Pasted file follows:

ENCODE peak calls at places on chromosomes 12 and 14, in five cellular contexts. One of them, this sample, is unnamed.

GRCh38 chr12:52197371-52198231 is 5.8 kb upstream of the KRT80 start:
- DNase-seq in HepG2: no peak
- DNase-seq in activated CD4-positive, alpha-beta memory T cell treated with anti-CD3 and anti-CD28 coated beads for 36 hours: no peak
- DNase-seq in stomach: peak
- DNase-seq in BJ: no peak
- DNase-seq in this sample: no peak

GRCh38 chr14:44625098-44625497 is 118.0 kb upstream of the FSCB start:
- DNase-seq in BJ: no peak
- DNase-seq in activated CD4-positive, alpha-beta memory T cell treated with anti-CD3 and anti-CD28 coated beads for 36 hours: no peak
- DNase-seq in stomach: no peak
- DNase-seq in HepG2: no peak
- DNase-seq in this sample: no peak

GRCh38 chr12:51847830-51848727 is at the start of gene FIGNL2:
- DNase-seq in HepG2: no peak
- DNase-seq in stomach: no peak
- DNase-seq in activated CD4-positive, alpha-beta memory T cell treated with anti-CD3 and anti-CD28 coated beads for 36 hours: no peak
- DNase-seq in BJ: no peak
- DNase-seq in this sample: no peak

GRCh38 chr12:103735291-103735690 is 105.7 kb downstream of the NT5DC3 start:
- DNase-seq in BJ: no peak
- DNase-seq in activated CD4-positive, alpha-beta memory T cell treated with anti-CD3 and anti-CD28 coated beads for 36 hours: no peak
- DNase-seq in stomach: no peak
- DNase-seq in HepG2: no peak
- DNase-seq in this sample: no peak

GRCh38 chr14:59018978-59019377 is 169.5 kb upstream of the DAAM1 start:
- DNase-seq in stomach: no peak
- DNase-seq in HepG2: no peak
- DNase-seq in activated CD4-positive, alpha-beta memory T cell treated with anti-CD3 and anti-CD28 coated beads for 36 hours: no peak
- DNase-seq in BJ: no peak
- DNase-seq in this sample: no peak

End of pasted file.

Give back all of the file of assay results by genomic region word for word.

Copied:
ENCODE peak calls at places on chromosomes 12 and 14, in five cellular contexts. One of them, this sample, is unnamed.

GRCh38 chr12:52197371-52198231 is 5.8 kb upstream of the KRT80 start:
- DNase-seq in HepG2: no peak
- DNase-seq in activated CD4-positive, alpha-beta memory T cell treated with anti-CD3 and anti-CD28 coated beads for 36 hours: no peak
- DNase-seq in stomach: peak
- DNase-seq in BJ: no peak
- DNase-seq in this sample: no peak

GRCh38 chr14:44625098-44625497 is 118.0 kb upstream of the FSCB start:
- DNase-seq in BJ: no peak
- DNase-seq in activated CD4-positive, alpha-beta memory T cell treated with anti-CD3 and anti-CD28 coated beads for 36 hours: no peak
- DNase-seq in stomach: no peak
- DNase-seq in HepG2: no peak
- DNase-seq in this sample: no peak

GRCh38 chr12:51847830-51848727 is at the start of gene FIGNL2:
- DNase-seq in HepG2: no peak
- DNase-seq in stomach: no peak
- DNase-seq in activated CD4-positive, alpha-beta memory T cell treated with anti-CD3 and anti-CD28 coated beads for 36 hours: no peak
- DNase-seq in BJ: no peak
- DNase-seq in this sample: no peak

GRCh38 chr12:103735291-103735690 is 105.7 kb downstream of the NT5DC3 start:
- DNase-seq in BJ: no peak
- DNase-seq in activated CD4-positive, alpha-beta memory T cell treated with anti-CD3 and anti-CD28 coated beads for 36 hours: no peak
- DNase-seq in stomach: no peak
- DNase-seq in HepG2: no peak
- DNase-seq in this sample: no peak

GRCh38 chr14:59018978-59019377 is 169.5 kb upstream of the DAAM1 start:
- DNase-seq in stomach: no peak
- DNase-seq in HepG2: no peak
- DNase-seq in activated CD4-positive, alpha-beta memory T cell treated with anti-CD3 and anti-CD28 coated beads for 36 hours: no peak
- DNase-seq in BJ: no peak
- DNase-seq in this sample: no peak